Dear Yakov Column

I ‘ve receieved an email with a question that started “Dear Yakov… ” and decided to create a new column. If you want to ask me a polite question about anything (I mean anything), just send an email at yfain at sys-con dot com. The subject of email must start with the words “Dear Yakov… “. I will also respond as polite as possible starting with Dear YourName. Let ‘s see if this list will grow…

1. Dear Yakov, In this blog you suggest that workaholics and and divorced dad should take their kids to this digital life expo. Why don ‘t you advise this to married dads? Thanks, Alex.

Dear Alex, divorced dads and workaholics always feel guilty for not spending enough time with their kids. As the result, their kids are going places on a regular basis, while married dads usually spend their weekends in front of a TV or computers knowing that kids will somehow entertain themselves.

2. Dear Yakov, I do not like about a half of what you write, but still keep checking your blog daily. I do not know why. Ann.

Dear Ann, you do not have to like everything I write. But you know that this blog is for real. I do not lie here. I do not sell anything here, well, I “d like people to buy my books and attend my classes, but it “s peanuts. So please keep checking my blog and leave your angry comments.

3. Dear Yakov, after reading some of your blogs on outsourcing, I have a feeling that you do not like programmers from India. Raj.

Dear Raj, its quite opposite! I work here in the US with many great Indian underpaid programmers waiting for their green cards. As to outsourcing to India , it “s a lot more expensive than people want to believe, which is the fault of mediocre American managers. They do not know how to manage offshore teams, and programmers in India use this situation to their advantage. I do not feel sorry for these filthy rich American corporations that do not know how to count their money either…I like working with offshore teams (I “m not sure if they like working with me though). But I cherry pick people from India not based on their rate, but based on their abilities to do the job. And I never leave the office until I ‘m sure that my remote colleages have enough work.

4. Dear Yakov, which Java Web framework should I learn? Thanks,Lee.

Dear Lee, to answer your question I need to know why you need to learn it. If you are a professional programmer, go to and search for various popular frameworks that are listed in job descriptions in your geographical area. Most likely Struts will be the winner. If Struts will help paying your bills, learn it. But if you do not have to program for a living, I ‘ll never recommend you learning Struts. All frameworks are equally bad. Stay with independent components and mix and match them in your application the way you like. But if you want to learn a framework anyway, learn whatever is included in the standard Java EE spec – servlets, JSP and JSF.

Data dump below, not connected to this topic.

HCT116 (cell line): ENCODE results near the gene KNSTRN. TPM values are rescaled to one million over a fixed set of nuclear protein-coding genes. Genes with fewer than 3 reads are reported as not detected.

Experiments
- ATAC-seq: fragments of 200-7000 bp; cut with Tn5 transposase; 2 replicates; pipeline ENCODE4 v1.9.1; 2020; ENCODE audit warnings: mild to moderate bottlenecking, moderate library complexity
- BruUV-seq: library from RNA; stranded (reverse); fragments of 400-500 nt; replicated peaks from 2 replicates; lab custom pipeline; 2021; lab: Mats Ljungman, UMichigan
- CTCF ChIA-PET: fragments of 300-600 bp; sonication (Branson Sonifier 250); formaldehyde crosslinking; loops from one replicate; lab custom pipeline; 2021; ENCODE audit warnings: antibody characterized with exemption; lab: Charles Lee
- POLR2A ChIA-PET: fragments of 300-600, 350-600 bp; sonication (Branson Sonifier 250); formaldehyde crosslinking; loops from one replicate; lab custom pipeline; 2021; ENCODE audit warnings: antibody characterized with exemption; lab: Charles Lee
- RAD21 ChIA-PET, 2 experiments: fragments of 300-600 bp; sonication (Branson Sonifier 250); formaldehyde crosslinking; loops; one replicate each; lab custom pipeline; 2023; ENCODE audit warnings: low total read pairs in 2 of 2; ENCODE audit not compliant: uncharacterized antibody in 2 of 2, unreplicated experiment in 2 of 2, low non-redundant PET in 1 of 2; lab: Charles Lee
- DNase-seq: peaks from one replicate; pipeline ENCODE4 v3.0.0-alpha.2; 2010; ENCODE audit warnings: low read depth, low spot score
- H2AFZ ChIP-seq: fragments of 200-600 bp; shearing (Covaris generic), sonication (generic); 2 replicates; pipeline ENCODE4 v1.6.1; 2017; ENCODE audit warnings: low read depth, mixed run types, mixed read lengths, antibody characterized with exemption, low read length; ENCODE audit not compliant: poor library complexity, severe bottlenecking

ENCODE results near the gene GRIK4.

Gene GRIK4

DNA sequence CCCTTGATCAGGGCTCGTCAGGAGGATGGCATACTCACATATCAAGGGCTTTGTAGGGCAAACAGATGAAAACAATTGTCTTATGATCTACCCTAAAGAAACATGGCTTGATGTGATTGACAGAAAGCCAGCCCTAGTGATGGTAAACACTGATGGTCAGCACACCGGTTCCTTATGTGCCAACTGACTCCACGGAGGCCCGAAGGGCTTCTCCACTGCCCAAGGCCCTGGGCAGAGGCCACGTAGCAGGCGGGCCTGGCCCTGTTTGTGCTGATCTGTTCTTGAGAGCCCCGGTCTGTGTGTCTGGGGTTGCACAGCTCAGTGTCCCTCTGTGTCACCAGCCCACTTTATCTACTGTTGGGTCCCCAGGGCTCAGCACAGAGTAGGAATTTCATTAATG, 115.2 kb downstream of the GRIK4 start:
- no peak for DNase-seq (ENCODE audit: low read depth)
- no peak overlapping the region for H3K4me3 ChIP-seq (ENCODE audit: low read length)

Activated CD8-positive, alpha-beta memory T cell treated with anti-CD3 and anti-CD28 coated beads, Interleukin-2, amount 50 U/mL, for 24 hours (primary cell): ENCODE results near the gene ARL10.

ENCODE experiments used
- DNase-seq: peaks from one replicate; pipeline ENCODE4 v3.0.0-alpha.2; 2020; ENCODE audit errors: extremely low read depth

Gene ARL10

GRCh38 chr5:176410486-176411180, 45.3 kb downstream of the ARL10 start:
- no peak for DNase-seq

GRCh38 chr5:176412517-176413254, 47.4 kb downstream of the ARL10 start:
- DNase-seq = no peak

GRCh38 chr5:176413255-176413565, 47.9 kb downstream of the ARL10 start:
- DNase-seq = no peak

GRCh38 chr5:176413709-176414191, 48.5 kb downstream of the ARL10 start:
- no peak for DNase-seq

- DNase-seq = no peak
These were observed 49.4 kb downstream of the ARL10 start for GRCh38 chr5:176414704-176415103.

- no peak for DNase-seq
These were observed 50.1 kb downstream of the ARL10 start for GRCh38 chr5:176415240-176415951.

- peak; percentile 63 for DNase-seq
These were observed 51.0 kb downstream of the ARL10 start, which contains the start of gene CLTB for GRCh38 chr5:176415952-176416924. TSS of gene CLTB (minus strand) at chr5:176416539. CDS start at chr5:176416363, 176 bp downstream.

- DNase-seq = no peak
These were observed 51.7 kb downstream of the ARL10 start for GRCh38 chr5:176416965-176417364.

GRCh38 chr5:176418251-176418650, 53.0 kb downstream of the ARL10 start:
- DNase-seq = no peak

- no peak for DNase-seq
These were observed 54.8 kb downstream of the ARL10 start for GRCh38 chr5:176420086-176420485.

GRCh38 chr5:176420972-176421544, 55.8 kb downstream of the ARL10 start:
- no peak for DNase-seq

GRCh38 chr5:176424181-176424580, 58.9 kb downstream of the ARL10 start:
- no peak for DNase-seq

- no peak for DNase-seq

5.Dear Yakov, Can you please suggest some good books for beginners, in servlets,JSF and developing prog based on location based services? Sam, India.

Dear Sam, For Java beginners, I ‘d recommend two excellent books: Beginning POJOs and “Agile Java Development with Spring, Hibernate and Eclipse “. I ‘ve written a review of these books over here . Even though you live in India, you should be able to purchase these books online directly from publishers.If they won ‘t ship internationally, see if the PDF version is availale for purchase and download.

6. Dear Yakov, I read some of your blogs and couldn ‘t understand why you dont like ajax.There are lots of places where ajax makes more sense than flex.Moreover many of the widgets which flex provides are also provided by Google web toolkit.May be i am wrong but according to my understanding, to use a flex component within a webpage u need to use iframes which can be a pain sometimes. Vikas.

Dear Vikas, My area of expertise is enterprise business applications, and there are much better tools than Ajax in this field. Just a couple of things I do not like: JavaScript is not a good programming language, debugging is a pain, attempts to write object-oriented code there are not serious. Google ‘s GWT helps, but in the end, it ‘s still JavaScript.

As of today, JavaScript implementations and Web browsers are and you have to write if(IE) do this, if (Firefox) do that… Web browsers do not really care if a piece of JavaScript did not arrive to the client. Tons of the JavaScript source code have to go over the wire to the client. I ‘m talking about business applications, and not some POC demos. The code is more vulnerable to hackers ‘ attacks. You have to obfuscate and compress the code. You can also read this , and this about Ajax shortcoming. For Web sites like Google, Amazon or Yahoo Ajax may be a good solution. Flex components are not using iFrames.

7. Dear Yakov, what ‘s the difference between Fat Clients and Rich Internet Applications? Boris.

1.A user presses a button… and in a minute he finds a 300-pound middle-aged woman sitting on his laps. This is a fat client application.

2. A user presses a button…and in a moment he finds a 100-pound beautiful young lady sitting on his laps.

-Wow, you are so pretty, but a little too small!

-No worries, I ‘ve got girlfriends!

And the next moment he finds two more pretty girls sitting on his laps. This is a Rich Internet Application. Yet another explanation of the RIA term is located over here.

8. Dear Yakov, some of the links to your previous blog entries do not work. Why? Sarah, Texas

Dear Sarah, I try to blog immediately as soon as yeat another “smart ” thought or observation comes to my mind. Sometime I re-read the blog entry next day or even an hour later and trash it, because after some time this thought may not look as bright as it originally was, it sounds too offensive, wrong or not appropriate for public reading.

Next question please…


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